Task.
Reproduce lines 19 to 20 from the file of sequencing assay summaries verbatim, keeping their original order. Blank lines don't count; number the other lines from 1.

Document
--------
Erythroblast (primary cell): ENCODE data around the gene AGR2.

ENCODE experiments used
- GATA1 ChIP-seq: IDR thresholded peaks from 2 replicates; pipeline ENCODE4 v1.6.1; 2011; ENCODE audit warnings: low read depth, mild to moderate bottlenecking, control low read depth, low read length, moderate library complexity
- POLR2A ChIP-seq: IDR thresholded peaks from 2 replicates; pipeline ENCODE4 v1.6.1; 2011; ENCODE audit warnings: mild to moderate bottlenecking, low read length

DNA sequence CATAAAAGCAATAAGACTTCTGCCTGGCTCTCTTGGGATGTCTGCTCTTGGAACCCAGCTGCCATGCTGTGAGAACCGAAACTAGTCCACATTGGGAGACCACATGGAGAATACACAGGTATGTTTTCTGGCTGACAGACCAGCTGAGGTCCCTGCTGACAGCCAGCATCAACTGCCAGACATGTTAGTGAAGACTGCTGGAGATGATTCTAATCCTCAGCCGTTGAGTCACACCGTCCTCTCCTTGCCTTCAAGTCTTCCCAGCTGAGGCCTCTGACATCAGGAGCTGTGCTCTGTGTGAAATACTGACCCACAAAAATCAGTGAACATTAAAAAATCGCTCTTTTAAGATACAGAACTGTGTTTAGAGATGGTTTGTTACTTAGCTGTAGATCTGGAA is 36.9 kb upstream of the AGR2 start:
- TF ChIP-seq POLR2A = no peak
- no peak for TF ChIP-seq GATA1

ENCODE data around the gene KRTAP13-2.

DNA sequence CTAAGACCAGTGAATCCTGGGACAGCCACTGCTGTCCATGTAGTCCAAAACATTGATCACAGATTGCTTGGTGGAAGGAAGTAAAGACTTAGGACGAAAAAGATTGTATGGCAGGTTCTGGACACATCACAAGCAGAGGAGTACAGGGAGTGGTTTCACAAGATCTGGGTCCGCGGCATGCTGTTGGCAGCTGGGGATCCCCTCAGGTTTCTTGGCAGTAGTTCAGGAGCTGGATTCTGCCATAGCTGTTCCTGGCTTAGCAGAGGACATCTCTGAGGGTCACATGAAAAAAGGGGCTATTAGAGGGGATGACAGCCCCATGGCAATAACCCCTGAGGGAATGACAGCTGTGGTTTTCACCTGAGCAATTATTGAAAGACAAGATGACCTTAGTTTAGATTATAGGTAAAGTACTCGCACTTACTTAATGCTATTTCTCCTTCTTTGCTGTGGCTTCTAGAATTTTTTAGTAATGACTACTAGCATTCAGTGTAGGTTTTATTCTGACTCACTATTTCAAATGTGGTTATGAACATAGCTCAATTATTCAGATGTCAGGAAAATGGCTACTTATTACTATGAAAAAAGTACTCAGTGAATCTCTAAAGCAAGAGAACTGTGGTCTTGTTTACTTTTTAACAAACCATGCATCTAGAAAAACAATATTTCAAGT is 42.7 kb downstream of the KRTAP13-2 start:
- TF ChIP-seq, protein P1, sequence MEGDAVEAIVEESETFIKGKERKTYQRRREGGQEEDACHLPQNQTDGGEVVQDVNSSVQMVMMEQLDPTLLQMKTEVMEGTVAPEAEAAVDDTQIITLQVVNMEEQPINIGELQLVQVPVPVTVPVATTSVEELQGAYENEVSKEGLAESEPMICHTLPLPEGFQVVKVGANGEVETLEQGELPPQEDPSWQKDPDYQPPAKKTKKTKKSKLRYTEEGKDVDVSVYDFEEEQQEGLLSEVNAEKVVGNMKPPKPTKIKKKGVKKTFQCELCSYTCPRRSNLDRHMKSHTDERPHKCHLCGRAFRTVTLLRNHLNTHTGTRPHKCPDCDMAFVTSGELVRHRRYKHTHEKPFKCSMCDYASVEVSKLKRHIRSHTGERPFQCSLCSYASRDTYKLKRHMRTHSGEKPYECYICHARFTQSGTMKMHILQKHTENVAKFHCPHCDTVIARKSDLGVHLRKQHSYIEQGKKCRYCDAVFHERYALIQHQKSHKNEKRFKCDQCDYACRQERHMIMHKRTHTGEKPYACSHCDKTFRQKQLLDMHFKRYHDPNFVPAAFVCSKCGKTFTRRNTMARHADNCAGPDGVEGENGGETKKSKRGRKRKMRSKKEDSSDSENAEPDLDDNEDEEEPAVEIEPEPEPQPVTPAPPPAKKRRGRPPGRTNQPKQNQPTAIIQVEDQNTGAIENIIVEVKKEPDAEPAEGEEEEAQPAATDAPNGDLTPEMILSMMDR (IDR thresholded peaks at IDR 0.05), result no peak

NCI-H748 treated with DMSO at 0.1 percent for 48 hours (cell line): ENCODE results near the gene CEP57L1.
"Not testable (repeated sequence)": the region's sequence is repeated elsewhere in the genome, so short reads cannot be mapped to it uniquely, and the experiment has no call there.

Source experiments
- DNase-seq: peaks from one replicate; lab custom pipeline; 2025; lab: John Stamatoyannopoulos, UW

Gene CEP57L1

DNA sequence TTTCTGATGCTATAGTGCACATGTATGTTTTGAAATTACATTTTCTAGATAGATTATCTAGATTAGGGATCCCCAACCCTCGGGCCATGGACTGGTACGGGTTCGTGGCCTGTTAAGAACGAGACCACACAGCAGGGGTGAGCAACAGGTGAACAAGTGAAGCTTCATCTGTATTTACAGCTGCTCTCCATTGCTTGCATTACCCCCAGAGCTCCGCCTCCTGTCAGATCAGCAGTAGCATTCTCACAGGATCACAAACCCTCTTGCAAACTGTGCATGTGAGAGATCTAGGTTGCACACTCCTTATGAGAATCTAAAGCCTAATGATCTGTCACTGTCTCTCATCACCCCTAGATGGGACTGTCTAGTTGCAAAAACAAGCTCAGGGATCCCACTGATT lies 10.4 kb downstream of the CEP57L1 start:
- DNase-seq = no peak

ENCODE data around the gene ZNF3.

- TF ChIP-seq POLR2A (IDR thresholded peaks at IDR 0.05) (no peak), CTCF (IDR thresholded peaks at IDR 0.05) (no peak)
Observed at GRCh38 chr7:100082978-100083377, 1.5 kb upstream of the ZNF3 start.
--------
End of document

- TF ChIP-seq POLR2A (IDR thresholded peaks at IDR 0.05) (no peak), CTCF (IDR thresholded peaks at IDR 0.05) (no peak)
Observed at GRCh38 chr7:100082978-100083377, 1.5 kb upstream of the ZNF3 start.